There are fierily passionate people on both sides of the co-sleeping aisle. Some swear by the physical and emotional upside of having their babies slumber in their beds. Others swear it’s an incredibly dangerous and totally irresponsible practice.
I’m well-aware of the benefits of co-sleeping, just as I know all about the grave dangers that come along with it. While I do agree the bonding can be unparalleled, I’m more concerned about the downsides. When the city of Milwaukee recently unveiled a provocative anti-co-sleeping ad campaign, I agreed that co-sleeping is probably not worth the risk for me and my baby.
And yet at some point on many nights, I co-sleep with my 7-month-old daughter.
And I kind of hate myself for it.
When my older daughter was born three and a half years ago, the first three or four weeks of her life were spent sleeping on my chest — day and night. It was the only way she’d sleep. That meant for the first three or four weeks of her life I didn’t sleep. Like, a wink. I was too scared of having her fall of my chest, of rolling over on top of her, of rolling her off the bed. After those first few weeks she moved to a bassinet, and then to a crib, and then we never heard another peep from her. All’s well that ends well.
When my younger daughter was born at the end of last summer, she, too, only wanted the warmth of my body when she slept. She’s now sleeping in her crib nearly 12 hours at a stretch at night. Nearly. If she had her way, she’d be in bed with me all night. And on some nights she tries as hard as she can to get me to take her in my arms. Her crib is an inch away from my side of the bed (we can’t move her into my older daughter’s room until we’re sure that she won’t kill her). As much as I love her sweet little body nestled up in mine, I loathe sleeping with her for all the classic reasons that anti-co-sleepers fear.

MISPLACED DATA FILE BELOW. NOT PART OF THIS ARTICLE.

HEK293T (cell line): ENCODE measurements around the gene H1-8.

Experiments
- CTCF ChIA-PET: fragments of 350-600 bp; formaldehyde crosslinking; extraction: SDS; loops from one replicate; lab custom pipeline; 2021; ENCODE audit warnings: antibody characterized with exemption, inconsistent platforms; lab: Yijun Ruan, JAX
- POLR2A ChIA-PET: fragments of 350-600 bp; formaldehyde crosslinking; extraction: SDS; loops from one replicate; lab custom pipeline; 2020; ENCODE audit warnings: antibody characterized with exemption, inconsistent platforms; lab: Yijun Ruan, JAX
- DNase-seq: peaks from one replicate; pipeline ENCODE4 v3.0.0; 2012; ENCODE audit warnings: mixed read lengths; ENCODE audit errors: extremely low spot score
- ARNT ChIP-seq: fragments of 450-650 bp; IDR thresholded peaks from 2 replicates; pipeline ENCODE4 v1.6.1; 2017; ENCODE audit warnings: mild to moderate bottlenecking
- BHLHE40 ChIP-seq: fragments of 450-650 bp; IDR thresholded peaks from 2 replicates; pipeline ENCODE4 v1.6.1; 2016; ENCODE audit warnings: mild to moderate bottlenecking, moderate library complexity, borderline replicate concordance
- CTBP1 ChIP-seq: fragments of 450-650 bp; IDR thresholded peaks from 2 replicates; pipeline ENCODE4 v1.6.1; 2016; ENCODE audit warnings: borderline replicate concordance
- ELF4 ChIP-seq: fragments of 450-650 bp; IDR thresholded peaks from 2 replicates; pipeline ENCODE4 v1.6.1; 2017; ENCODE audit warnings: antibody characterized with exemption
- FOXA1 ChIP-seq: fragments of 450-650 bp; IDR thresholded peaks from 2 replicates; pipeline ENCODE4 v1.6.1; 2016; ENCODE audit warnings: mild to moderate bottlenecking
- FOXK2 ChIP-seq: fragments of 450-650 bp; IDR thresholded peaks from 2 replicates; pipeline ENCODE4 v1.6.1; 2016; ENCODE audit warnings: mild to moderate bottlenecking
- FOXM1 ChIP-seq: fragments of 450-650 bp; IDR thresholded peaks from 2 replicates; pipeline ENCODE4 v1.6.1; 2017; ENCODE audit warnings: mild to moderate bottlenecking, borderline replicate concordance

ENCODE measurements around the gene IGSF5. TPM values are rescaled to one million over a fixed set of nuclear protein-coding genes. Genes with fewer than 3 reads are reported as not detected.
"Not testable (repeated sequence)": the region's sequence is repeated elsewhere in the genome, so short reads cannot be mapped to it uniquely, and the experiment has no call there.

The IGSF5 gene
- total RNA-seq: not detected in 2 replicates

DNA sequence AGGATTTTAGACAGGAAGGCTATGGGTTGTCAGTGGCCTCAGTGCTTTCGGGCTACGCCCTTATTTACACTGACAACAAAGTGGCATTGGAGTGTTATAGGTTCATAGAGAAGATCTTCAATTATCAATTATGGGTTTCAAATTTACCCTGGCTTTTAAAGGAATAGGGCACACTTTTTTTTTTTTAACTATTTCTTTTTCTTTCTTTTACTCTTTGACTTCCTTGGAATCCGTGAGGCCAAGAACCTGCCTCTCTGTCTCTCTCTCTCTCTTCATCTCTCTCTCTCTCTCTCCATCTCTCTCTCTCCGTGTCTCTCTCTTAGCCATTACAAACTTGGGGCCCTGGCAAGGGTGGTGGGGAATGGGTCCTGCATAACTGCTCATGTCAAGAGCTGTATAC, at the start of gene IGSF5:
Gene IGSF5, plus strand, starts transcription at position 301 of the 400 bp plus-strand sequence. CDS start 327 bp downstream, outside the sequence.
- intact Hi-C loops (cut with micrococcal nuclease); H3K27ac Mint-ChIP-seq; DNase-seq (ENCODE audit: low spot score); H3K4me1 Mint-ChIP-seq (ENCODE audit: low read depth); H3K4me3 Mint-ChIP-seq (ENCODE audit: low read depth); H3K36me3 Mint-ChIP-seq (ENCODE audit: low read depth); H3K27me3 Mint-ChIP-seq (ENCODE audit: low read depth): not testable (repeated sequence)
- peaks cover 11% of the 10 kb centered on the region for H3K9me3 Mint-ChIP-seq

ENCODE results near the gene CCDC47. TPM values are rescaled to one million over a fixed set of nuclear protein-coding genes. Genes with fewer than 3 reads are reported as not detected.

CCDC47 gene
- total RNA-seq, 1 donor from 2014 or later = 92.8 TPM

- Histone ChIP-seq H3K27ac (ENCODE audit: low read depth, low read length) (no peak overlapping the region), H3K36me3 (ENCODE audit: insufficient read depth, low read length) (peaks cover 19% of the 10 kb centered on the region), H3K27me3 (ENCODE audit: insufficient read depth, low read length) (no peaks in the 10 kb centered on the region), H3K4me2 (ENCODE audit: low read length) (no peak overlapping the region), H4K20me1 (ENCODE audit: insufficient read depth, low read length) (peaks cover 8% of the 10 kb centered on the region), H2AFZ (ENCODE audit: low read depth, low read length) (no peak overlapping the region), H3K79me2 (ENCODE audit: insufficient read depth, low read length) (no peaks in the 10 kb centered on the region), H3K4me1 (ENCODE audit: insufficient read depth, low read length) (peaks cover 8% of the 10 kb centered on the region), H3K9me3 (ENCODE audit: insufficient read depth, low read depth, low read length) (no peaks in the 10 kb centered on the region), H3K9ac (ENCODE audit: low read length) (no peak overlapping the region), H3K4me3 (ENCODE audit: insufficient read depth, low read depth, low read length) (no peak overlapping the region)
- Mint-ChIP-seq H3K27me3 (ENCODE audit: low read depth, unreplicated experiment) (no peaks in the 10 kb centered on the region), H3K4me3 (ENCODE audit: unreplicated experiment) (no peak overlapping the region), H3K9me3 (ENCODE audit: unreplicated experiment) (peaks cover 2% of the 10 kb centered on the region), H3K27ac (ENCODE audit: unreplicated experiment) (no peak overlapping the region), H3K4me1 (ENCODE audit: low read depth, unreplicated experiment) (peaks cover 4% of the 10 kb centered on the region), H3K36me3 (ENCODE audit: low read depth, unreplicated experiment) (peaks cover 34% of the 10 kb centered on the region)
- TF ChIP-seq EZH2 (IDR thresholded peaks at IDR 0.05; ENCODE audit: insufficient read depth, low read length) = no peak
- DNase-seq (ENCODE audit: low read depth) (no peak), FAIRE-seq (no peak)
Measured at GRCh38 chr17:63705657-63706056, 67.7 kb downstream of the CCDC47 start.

Sometimes at night she whines for some love. It can usually be quieted with a pacifier. Then she usually wakes up between 4:45-5:30 a.m. to eat. I nurse her in the side-lying position on each side until her little belly fills up and she goes back to sleep. Sometimes I fall asleep while she’s still nursing. Sometimes I wake up with a start and get all panicky after realizing I was in a deep sleep and forgot she was there. I worry she’ll roll over and off the bed (because now she’s a super-duper roll-er-over-er). I worry my husband will roll over on her. I worry I’ll roll over on her. I worry the comforter will smother her. I worry a pillow will somehow smother her. I worry, worry, worry.
But I can’t stand to hear her cry. Sometimes, like when we’re traveling, it takes her a little time to adjust to a portable crib or a new room or new smells. So she’ll cry. She wants a pacifier. She wants a breast. She wants a warm body. And sometimes I let her cry it out. Sometimes I don’t. When I don’t, it means she comes in bed with me. And sometimes I fall asleep. My whole body aches because I stay frozen with a protective armed draped over her until my whole body goes numb from being immobile. It’s not the discomfort that keeps me awake, however, it’s the fear of something happening to her.
It’s not like I’m a stickler for doing everything right, clearly, as I sometimes leave my baby in the car all alone. There is also a bumper pad in my daughter’s crib. But I also still breastfeed exclusively, which I’m proud of (after failing to do it with my older daughter). No one is perfect, and I don’t expect that I’ll ever be a perfect parent. There just seems to be some inevitable shame in doing something for and with my baby that feels wrong but is sometimes easier.
I wish I never had to co-sleep with my baby. As much as I love her with me, I don’t like her with me in bed while I’m also sleeping. To me, the benefits don’t nearly outweigh the risks. And yet sometimes my exhaustion and/or heartache wins out over my sense of reason.
Are you ever an unwilling co-sleeper?
Photo credit: Meredith Carroll